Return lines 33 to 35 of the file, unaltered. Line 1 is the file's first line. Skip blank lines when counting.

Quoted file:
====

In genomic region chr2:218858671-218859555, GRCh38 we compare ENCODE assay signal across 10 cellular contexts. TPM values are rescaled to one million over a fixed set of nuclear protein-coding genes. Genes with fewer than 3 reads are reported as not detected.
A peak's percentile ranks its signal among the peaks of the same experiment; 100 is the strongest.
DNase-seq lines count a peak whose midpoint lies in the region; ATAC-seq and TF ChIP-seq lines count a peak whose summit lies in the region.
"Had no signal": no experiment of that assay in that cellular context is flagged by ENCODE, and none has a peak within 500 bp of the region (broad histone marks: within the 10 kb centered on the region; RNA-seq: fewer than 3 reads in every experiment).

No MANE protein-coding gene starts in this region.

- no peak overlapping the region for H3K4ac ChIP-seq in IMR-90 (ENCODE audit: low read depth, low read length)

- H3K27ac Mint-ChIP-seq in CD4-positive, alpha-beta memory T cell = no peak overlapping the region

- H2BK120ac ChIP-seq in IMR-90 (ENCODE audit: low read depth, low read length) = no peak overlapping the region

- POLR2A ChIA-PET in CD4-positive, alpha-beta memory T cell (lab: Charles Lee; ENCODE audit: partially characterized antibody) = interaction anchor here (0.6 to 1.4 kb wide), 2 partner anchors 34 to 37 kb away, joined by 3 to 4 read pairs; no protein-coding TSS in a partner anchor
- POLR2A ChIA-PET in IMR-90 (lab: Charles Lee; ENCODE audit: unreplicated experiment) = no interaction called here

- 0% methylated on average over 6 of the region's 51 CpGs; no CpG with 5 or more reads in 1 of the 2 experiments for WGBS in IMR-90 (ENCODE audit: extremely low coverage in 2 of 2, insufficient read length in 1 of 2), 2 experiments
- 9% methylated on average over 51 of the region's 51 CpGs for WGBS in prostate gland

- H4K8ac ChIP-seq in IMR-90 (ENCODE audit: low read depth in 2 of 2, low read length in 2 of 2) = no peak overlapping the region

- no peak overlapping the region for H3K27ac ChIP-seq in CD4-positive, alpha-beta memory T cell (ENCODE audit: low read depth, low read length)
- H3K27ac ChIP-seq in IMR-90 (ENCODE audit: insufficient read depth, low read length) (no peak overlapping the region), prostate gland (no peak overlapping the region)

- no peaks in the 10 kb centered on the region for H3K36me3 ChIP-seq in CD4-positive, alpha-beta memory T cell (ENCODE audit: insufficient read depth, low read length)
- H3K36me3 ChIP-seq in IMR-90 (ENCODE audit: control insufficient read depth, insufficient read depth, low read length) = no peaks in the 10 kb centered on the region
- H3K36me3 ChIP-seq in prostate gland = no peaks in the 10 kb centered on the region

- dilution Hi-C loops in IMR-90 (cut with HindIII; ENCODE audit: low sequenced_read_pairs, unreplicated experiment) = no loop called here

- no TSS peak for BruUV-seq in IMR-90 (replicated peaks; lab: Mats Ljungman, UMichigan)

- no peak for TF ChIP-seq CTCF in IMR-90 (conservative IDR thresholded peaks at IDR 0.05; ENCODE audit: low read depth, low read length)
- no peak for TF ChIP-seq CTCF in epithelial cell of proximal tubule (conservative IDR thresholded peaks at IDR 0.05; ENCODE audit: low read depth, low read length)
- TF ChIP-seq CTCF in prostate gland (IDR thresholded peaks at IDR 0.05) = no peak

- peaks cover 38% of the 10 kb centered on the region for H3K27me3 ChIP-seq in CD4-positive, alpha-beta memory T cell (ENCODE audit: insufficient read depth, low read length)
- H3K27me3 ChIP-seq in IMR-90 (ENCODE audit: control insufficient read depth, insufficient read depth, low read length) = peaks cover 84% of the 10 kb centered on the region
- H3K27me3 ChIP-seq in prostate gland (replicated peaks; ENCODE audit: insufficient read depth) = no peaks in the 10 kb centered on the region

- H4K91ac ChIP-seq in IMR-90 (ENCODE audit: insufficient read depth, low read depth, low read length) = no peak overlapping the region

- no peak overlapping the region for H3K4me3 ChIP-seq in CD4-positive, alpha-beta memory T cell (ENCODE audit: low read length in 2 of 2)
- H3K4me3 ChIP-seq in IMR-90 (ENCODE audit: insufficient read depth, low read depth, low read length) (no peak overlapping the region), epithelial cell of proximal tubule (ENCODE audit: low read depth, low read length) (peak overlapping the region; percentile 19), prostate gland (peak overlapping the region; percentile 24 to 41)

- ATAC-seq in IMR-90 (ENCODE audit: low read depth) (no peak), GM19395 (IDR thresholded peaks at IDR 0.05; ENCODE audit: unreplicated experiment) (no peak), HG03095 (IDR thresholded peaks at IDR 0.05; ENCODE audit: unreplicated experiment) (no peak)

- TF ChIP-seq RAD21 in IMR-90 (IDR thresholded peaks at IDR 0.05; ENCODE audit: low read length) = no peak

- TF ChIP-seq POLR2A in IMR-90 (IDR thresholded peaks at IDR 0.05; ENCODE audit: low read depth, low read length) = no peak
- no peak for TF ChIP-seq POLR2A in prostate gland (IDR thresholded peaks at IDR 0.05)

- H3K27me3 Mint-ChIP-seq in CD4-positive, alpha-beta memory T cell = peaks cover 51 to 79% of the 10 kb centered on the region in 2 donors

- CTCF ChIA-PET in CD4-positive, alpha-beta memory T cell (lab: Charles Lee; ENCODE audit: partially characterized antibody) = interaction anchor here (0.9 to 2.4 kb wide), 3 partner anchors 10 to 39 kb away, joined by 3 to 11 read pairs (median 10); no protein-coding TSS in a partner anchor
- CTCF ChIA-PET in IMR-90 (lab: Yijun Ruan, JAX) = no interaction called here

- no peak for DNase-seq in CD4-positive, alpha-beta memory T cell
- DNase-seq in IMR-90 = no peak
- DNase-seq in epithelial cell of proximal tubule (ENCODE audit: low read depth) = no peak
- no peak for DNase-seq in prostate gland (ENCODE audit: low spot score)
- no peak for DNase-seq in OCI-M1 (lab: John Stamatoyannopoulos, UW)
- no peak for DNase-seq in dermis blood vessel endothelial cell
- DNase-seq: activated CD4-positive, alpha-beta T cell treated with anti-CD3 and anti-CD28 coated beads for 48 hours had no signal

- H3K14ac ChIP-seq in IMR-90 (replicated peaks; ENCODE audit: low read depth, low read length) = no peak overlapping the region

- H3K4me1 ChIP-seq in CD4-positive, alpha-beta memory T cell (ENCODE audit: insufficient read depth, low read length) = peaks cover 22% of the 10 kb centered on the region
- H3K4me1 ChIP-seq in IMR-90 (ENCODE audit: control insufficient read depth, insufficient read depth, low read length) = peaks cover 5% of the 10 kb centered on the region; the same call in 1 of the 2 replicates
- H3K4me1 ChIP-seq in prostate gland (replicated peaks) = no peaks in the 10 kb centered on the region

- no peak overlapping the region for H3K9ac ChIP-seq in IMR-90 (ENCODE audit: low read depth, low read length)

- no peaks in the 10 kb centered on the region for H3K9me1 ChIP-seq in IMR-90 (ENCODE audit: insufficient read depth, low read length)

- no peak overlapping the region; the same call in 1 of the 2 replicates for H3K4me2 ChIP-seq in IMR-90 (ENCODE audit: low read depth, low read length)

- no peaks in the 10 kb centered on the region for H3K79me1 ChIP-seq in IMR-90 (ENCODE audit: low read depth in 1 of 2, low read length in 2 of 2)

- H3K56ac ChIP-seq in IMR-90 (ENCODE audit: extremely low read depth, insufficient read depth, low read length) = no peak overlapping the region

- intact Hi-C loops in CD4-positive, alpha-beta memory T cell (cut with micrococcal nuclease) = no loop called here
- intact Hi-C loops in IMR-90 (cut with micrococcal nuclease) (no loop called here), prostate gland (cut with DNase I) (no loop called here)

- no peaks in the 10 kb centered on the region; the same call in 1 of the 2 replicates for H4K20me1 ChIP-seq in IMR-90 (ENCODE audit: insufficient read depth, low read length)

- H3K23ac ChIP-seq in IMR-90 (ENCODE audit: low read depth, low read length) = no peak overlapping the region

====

- no peak for TF ChIP-seq POLR2A in prostate gland (IDR thresholded peaks at IDR 0.05)

- H3K27me3 Mint-ChIP-seq in CD4-positive, alpha-beta memory T cell = peaks cover 51 to 79% of the 10 kb centered on the region in 2 donors

- CTCF ChIA-PET in CD4-positive, alpha-beta memory T cell (lab: Charles Lee; ENCODE audit: partially characterized antibody) = interaction anchor here (0.9 to 2.4 kb wide), 3 partner anchors 10 to 39 kb away, joined by 3 to 11 read pairs (median 10); no protein-coding TSS in a partner anchor